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Old 02-25-2008, 09:09 AM   #1
Drunkagain
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Is there any benefit to having a thick or thin mash? I screwed up my math this morning when brewing and ended up with the thickest mash I've ever had. I'm just wondering if I could run into any problems because of that.
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Old 02-25-2008, 09:45 AM   #2
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how thick?
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Old 02-25-2008, 01:14 PM   #3
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I don't have the book with me and I don't know the details off-hand, but Greg Noonan (New Brewing Lager Beer) speaks highly of thick mashes in certain situations. Down to 1:1, qt:lb. I can't imagine it will be a bad thing.

 
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Old 02-25-2008, 04:01 PM   #4
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I do all my English-style pales with a thick mash (1 qt/lb). Thick mashes tend to produce more dextrins than a thin mash at the same temperature, so you get a fuller body in the finished product.
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Old 02-25-2008, 04:13 PM   #5
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Thicker mashes also lead to higher efficiencies in some cases because it reserves more of the total volume for sparging. Of course, if you go too thick, you could have conversion problems which would negate the increase but I'm talking about a reasonable 1-1.25qt/lb which I always shoot for.
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Old 02-25-2008, 04:18 PM   #6
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I tend to do everything at 1 qt. per pound. It allows me to brew higher gravity beers with my current 12 gal. cooler mashtun than I would at a higher water/grain ratio.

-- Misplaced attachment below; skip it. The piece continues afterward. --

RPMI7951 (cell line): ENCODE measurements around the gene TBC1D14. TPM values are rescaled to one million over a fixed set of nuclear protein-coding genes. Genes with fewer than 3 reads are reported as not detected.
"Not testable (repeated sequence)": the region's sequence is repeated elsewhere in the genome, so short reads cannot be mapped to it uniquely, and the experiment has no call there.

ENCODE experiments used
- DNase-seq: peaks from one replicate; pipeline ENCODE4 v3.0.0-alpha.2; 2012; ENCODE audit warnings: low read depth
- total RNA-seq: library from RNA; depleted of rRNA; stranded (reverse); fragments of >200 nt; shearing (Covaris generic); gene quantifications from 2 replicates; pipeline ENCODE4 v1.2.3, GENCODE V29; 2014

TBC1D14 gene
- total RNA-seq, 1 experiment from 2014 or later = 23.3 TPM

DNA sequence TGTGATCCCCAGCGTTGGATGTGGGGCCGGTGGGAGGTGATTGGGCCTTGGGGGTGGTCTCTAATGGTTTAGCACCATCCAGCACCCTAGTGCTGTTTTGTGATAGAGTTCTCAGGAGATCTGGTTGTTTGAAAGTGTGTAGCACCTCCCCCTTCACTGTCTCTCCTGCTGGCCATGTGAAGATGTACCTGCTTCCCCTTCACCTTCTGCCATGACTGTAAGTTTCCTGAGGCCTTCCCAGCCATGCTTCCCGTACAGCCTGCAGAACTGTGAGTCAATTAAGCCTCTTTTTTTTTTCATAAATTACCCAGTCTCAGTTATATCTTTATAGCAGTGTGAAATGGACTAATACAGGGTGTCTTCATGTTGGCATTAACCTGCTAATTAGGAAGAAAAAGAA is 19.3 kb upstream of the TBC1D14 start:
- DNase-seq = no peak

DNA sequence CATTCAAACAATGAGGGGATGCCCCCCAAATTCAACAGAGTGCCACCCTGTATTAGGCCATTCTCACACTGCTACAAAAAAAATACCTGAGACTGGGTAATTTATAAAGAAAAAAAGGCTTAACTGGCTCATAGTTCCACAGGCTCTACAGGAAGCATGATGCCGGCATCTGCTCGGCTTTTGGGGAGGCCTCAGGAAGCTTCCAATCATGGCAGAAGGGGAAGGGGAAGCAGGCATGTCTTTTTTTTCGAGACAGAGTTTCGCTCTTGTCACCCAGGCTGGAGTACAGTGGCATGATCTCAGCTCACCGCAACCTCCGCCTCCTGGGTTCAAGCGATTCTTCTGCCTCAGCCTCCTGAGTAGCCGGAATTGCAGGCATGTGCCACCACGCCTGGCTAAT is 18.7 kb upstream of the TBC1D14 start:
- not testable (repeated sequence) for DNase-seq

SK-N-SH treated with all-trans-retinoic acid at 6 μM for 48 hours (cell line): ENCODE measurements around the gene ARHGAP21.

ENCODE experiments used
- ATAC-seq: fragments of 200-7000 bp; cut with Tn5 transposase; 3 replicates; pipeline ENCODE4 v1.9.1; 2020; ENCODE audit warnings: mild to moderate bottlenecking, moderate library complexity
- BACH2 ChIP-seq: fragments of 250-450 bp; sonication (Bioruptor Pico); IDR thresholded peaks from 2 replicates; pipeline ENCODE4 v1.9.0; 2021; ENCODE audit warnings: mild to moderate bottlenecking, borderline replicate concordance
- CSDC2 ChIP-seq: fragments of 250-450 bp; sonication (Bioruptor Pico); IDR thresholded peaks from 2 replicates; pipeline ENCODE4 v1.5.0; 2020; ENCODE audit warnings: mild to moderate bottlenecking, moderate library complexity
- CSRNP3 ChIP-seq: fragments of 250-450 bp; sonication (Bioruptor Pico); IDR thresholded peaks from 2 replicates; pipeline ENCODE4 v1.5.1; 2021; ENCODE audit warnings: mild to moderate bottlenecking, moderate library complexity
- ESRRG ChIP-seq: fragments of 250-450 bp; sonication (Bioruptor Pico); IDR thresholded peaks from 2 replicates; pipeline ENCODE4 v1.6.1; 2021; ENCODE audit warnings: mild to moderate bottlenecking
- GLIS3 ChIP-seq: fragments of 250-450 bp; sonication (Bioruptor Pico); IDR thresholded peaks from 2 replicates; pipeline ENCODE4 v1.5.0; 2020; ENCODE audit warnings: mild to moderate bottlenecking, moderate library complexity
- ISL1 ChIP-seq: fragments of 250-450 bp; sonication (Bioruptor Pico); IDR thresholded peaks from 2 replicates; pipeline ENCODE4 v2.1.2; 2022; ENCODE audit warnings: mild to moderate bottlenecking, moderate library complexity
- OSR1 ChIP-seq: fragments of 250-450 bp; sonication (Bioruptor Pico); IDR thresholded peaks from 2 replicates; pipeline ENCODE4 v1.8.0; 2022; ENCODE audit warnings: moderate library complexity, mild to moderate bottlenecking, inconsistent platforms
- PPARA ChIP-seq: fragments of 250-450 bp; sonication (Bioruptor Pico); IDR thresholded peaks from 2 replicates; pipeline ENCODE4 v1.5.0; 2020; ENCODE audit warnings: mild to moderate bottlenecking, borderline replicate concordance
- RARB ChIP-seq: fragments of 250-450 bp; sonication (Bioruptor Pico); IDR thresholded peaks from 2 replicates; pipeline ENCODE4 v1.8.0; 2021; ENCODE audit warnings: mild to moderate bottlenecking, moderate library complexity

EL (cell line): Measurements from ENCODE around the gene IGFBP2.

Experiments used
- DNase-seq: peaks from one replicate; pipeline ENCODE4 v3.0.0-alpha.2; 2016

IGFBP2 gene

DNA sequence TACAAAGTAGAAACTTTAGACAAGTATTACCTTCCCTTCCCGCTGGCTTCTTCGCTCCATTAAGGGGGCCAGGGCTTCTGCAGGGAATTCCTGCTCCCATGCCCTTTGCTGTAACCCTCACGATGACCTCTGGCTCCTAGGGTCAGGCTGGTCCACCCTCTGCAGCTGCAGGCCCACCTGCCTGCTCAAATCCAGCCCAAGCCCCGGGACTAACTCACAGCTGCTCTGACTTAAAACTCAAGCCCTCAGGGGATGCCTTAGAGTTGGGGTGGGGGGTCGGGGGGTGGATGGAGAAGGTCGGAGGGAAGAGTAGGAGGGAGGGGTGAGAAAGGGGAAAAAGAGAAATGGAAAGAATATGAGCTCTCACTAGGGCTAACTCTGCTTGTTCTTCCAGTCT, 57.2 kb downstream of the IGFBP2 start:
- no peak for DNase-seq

For what it is worth, 1 qt. per pound is what Papazian recommends in the Complete Joy of Homebrewing....course the copyright on my copy is 1991.....so...

I know a lot of my homebrew buddies use the current standby of 1.25 qt. per pound, also with good results.

 
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Old 02-25-2008, 10:02 PM   #7
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As noted above it will affect your fermentability but to a much lesser extent then mash temperature.

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Old 02-25-2008, 10:06 PM   #8
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I used to do almost all of my brews at a ratio of 1:1 qt/lb because of mash tun space. I even ran some bigger beers at 0.9 qt/lb just so it would fit. Now that I have a bigger mash tun I run 1.25 qts/lb on about anything. Assuming the mash had enough water in it to properly have the grain covered in water, I'd say you're fine.
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Old 02-25-2008, 10:31 PM   #9
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Same goes for me. All of my Mashing is done with the 1 qt per pound ratio.
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Old 02-25-2008, 10:53 PM   #10
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Another 1 qt per lb here.

I've never seen so many thick mashers all in one place.

GT. Do you have any proof that the mash thickness has much less affect that temperature on fermentability? I have no proof, but I believe the opposite is true, at least when comparing mashes using 1 qt vs 1.25 qt per lb.

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